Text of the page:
Southern Feeling, London (1862)

Source: The University of Texas Perry-Castaneda Library: 'Southern Feeling towards England,' Index, May 15, 1862, 40.

Citation:
Southern Feeling, London (1862), Primary Sources on Copyright (1450-1900), eds L. Bently & M. Kretschmer, www.copyrighthistory.org

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40                  THE INDEX.                  [May 15, 1862.

________________________________________________________________________
            TO OUR FRIENDS AND SUBSCRIBERS.

      Our friends in the United Kingdom and on the continent are
earnestly requested to forward to us at their earliest convenience
such information relative to the military movements and conditions of
affairs in Americas they may receive through private letters either
from the United States, or from the Confederate States. They may
rely upon the most scrupulous precautions being observed; that no
names or fact leading to identification will, under any circumstances,
be revealed. No communications, However, will be noticed unless
authenticated by a responsible name. Southern newspapers, of any
date, will be useful and acceptable presents.
      For the convenience of our distant subscribers, all the receipts for
subscriptions signed by any of the official representatives, or com-
missioned officers of the Confederate States, will be recognized at this
office.
      Our subscribers in the South will have their paper supplied through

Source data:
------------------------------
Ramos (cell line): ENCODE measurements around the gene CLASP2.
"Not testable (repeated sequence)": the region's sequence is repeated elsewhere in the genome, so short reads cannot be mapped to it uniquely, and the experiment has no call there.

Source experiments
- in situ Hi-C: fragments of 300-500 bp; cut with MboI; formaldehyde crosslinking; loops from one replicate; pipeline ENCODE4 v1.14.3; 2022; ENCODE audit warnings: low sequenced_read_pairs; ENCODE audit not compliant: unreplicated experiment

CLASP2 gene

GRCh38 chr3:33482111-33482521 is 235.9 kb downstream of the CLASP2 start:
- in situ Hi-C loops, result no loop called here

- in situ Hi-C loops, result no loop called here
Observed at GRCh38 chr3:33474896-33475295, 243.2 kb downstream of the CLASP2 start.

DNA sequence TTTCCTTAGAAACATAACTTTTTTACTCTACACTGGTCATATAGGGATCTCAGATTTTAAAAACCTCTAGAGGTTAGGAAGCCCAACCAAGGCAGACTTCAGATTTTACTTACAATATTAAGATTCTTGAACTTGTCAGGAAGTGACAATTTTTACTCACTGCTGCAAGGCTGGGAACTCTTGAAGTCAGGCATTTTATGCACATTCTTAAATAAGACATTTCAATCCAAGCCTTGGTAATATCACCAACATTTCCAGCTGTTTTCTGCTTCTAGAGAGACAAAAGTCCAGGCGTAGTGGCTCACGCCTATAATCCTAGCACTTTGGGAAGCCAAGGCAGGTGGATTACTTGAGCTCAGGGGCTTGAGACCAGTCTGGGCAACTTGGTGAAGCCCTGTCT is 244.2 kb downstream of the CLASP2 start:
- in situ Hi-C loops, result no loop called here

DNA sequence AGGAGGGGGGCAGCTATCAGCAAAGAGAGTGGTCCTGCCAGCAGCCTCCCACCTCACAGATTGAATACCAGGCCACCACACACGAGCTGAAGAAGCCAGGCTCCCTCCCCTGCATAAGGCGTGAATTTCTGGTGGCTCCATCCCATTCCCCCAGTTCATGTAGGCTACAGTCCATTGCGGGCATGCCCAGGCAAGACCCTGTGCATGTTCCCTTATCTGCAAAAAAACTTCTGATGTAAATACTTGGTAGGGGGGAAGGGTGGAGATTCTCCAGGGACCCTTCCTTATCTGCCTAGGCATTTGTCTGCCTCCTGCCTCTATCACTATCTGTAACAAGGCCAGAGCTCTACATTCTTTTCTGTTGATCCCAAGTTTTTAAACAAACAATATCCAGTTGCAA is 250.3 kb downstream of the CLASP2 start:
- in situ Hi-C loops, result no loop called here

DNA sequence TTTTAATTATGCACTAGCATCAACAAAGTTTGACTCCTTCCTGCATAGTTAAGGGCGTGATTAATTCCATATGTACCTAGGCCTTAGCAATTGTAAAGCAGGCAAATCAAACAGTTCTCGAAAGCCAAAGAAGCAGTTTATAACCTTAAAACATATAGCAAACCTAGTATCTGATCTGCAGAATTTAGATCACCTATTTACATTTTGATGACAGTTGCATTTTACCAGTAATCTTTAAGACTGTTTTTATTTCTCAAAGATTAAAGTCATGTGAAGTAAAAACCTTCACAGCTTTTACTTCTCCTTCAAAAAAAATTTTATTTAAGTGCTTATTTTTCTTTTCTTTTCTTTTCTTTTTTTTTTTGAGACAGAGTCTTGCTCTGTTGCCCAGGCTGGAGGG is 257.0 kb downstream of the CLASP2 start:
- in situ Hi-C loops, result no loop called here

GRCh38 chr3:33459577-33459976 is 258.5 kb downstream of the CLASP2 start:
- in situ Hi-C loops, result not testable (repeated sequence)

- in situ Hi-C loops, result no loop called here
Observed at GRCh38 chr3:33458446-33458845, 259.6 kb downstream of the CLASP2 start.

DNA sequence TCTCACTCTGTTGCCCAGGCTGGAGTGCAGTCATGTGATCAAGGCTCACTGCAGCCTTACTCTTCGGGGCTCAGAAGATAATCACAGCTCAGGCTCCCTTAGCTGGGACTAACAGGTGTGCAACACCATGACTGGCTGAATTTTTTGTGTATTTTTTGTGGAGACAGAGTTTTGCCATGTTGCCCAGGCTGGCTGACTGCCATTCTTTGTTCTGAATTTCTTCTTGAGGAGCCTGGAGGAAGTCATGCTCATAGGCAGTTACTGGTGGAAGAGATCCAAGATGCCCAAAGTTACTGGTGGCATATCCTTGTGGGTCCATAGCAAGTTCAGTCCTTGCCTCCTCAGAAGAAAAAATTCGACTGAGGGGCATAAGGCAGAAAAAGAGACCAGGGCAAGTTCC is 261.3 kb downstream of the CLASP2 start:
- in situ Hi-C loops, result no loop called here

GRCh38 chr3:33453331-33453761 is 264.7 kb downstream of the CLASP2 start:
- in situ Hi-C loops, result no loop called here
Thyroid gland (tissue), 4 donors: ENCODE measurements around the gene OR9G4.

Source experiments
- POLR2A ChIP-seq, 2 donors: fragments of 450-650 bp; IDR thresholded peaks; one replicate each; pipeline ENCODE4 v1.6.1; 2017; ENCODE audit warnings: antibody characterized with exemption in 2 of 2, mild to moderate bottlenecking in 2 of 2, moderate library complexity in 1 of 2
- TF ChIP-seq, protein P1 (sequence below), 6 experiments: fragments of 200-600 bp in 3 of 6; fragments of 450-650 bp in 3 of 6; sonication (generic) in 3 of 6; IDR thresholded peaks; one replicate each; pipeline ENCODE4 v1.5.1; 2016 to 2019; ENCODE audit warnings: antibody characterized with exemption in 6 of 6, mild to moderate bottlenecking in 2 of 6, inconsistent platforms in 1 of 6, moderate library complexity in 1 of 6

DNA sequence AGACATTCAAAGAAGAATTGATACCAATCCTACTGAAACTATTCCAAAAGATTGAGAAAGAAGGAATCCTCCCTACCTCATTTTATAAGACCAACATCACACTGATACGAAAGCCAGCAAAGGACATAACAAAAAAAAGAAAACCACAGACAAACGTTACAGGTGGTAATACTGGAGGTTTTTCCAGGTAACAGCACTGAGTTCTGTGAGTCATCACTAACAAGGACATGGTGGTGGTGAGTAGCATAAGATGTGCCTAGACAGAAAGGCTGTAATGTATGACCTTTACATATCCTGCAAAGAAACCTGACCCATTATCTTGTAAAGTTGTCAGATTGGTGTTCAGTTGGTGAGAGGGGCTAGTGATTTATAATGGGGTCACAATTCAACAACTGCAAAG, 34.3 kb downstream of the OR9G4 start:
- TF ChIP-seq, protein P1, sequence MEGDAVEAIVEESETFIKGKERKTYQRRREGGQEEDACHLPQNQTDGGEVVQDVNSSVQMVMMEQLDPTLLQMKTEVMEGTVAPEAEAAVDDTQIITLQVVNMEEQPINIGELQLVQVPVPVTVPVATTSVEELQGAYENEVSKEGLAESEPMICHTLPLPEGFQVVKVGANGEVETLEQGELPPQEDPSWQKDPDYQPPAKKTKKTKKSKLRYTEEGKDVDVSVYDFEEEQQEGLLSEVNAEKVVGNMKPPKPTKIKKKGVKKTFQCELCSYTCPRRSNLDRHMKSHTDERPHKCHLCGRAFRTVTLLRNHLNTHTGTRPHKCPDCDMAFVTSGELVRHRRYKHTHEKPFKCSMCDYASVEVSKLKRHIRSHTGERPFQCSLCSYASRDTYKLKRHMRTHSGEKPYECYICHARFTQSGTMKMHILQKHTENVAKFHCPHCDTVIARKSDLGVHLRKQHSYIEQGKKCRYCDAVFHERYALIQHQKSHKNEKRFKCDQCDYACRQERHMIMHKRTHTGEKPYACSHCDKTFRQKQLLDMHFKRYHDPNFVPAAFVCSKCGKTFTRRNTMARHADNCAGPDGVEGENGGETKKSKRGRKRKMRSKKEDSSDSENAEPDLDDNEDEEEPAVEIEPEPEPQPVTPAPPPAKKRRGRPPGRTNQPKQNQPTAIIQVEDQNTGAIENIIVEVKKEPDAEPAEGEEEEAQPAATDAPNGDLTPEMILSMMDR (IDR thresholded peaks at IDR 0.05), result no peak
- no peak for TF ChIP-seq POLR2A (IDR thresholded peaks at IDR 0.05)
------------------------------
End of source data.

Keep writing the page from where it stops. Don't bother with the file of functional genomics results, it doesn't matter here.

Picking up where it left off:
HENRY HOTZS, Esq., the Confederate States' Commercial Agent in
London, who has kindly offered his services in this respect
during the continuance of the blockade.
      Subscription, 26 s. per annum - post paid, :30 s., payable in advance.
Advertisements to be forwarded to the publisher at 101, Fleet Street..

THE INDEX.
THURSDAY, MAY 15, 1862.
________________________

[...]

[2nd column:]

Southern Feeling towards England

      One fact impresses us painfully, in the many pri-
vate letters from the South, from which we publish
extracts elsewhere. Written, as they are, by persons
living remote from each other, and widely differing
in temperament and mental habits, not a few of
them by natives of this country, who cannot be
willing witnesses against the land of their birth, they
all reveal traces of a growing estrangement between
the people of the Confederate States and those who
should be, and in truth are, their natural allies and
best friends. We sincerely deplore even the faintest

[3rd column:]

symptoms of a feeling, which, if allowed to take.
root, and fix itself permanently upon the Southern
character, must be fatal to the true mutual interests
of both countries; but it would be uncandid, as well
as unwise, to conceal its existence.
      Making due allowance for the excited passions of
men who write amid the tumult of a war which has
seldom, if ever, been paralleled in magnitude or in
ferocity, let us calmly consider whether, indeed, the
South has just causes of complaint and ill-will against
the country which it has heretofore delighted to
honour and love. To judge equitably in this matter,
we must place ourselves in the position from which
they view the attitude of Great Britain towards
them. The South, for generations back, has been
proud of its closer afinity of blood to the British
parent stock, than the North, with its mongrel com-
pound of the surplus population of all the world,
could boast of. The South has always claimed,